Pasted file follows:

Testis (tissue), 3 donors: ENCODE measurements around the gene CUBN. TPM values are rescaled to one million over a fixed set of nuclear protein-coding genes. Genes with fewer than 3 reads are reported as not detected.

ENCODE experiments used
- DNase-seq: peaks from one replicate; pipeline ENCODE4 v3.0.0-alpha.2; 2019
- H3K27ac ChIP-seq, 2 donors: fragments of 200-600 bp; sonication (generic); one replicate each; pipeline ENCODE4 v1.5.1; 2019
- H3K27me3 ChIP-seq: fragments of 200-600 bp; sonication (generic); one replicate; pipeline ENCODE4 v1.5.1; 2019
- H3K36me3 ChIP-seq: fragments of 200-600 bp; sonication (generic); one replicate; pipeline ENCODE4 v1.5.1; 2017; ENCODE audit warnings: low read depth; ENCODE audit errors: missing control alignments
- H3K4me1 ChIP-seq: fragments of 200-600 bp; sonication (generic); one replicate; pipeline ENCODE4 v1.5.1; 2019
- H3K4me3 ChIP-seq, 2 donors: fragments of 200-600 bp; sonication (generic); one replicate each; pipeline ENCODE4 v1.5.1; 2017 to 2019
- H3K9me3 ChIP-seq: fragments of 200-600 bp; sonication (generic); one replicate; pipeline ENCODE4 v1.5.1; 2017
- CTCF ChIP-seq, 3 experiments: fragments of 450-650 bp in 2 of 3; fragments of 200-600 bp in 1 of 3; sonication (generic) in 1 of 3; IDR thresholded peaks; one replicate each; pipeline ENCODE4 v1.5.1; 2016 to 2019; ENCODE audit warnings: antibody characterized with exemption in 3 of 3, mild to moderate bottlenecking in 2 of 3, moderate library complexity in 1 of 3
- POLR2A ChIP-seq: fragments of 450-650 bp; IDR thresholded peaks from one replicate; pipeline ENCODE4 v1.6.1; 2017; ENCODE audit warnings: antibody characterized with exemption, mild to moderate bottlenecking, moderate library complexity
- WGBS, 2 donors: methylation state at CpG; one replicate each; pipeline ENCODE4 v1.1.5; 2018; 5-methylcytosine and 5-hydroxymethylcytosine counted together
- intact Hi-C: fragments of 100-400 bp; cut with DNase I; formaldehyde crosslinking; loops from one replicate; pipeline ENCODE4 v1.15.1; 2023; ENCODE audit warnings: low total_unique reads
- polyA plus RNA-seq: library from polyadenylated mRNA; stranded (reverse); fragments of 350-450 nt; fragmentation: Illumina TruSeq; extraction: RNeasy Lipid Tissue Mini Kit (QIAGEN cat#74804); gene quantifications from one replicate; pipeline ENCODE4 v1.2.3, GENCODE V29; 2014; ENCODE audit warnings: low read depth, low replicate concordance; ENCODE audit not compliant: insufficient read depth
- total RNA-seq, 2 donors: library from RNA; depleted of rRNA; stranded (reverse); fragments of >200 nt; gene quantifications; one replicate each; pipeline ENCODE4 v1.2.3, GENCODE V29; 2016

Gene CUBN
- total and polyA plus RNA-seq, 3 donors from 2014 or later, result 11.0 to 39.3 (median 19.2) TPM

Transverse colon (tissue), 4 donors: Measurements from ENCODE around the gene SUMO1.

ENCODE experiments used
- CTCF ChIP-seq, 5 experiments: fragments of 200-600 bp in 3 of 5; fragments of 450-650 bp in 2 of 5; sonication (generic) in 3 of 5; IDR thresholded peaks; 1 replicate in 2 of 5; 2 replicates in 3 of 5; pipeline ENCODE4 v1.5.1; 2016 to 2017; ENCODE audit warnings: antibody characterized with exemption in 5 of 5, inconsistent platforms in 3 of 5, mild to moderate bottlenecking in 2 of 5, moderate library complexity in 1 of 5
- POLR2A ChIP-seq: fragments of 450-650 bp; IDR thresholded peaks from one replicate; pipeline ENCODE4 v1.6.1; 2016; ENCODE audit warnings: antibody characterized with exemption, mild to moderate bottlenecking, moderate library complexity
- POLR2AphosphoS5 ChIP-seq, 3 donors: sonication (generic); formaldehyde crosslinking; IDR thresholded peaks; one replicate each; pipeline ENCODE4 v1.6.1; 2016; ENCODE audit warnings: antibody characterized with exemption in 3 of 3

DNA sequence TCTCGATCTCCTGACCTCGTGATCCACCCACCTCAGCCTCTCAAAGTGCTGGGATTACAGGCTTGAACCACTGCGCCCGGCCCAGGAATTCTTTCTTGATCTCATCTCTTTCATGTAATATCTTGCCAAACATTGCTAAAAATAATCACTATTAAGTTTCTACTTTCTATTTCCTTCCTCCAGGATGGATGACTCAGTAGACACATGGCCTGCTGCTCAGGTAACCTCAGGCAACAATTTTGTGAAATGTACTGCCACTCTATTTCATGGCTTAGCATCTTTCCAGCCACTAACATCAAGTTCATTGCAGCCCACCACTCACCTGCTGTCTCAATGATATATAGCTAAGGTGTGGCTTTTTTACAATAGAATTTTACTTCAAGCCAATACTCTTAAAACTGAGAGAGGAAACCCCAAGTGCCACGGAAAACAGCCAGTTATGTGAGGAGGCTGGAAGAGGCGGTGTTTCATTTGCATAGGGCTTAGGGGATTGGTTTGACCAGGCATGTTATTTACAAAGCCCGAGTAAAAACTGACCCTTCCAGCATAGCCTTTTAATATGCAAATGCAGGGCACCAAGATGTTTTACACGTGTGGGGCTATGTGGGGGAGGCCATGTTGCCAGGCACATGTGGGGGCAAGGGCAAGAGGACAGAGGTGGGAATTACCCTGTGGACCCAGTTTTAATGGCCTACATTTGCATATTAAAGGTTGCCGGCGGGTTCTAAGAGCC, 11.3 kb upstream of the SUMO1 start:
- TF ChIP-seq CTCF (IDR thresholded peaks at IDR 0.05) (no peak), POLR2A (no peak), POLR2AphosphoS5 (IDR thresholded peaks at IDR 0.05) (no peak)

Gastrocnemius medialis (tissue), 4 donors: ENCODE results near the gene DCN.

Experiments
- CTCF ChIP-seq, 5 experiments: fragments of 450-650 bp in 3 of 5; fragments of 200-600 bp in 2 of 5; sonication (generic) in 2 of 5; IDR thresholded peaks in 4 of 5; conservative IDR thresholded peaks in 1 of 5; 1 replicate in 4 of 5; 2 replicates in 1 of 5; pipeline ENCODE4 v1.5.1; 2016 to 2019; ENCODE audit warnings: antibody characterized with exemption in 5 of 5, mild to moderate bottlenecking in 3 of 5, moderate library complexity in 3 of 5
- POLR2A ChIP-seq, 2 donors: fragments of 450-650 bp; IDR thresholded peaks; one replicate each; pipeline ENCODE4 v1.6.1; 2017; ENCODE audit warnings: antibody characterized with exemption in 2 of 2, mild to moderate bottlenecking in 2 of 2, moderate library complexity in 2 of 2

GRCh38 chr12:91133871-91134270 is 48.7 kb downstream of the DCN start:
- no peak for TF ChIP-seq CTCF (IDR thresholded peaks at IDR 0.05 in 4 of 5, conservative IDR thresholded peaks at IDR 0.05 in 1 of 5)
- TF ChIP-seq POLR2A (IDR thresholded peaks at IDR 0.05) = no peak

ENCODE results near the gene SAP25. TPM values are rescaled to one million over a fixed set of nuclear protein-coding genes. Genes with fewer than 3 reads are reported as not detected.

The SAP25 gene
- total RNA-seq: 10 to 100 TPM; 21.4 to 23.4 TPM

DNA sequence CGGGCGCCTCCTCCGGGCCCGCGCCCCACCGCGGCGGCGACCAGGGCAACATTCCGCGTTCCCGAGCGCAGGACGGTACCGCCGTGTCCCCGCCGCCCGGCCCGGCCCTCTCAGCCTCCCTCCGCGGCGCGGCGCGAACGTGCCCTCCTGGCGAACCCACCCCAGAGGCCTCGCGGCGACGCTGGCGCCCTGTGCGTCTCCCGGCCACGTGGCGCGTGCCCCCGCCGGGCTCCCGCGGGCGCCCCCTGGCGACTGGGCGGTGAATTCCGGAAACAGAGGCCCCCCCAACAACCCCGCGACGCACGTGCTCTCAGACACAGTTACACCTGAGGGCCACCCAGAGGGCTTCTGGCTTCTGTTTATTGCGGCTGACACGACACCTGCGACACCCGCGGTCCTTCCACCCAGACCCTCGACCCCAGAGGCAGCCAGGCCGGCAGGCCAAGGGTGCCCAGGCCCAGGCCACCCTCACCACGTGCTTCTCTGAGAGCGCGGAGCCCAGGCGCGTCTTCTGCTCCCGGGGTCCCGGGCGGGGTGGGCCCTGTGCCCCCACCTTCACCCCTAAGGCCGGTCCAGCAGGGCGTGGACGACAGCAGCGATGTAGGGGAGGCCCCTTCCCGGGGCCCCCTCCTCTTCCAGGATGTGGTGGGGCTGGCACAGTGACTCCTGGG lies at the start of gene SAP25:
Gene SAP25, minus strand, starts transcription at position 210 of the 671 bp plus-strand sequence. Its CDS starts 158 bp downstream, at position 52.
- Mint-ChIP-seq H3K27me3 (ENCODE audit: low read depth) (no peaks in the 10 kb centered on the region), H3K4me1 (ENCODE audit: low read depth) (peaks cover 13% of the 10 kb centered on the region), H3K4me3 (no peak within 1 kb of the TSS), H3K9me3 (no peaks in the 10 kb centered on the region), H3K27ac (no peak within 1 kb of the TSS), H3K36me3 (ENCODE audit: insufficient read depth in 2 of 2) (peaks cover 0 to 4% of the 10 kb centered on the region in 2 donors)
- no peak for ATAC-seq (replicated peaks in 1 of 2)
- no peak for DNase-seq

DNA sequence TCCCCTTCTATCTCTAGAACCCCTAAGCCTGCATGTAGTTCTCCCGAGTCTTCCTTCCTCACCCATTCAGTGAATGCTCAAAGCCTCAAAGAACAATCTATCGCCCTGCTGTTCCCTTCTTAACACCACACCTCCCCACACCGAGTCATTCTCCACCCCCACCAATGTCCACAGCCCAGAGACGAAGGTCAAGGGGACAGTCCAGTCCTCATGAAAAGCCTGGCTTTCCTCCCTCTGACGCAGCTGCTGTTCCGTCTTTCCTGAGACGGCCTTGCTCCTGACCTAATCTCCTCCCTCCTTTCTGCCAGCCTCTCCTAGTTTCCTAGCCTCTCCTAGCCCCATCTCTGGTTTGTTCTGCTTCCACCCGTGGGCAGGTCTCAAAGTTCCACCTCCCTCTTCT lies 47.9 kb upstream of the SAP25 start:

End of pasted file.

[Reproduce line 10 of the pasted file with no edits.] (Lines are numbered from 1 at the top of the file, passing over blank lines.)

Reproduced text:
- CTCF ChIP-seq, 3 experiments: fragments of 450-650 bp in 2 of 3; fragments of 200-600 bp in 1 of 3; sonication (generic) in 1 of 3; IDR thresholded peaks; one replicate each; pipeline ENCODE4 v1.5.1; 2016 to 2019; ENCODE audit warnings: antibody characterized with exemption in 3 of 3, mild to moderate bottlenecking in 2 of 3, moderate library complexity in 1 of 3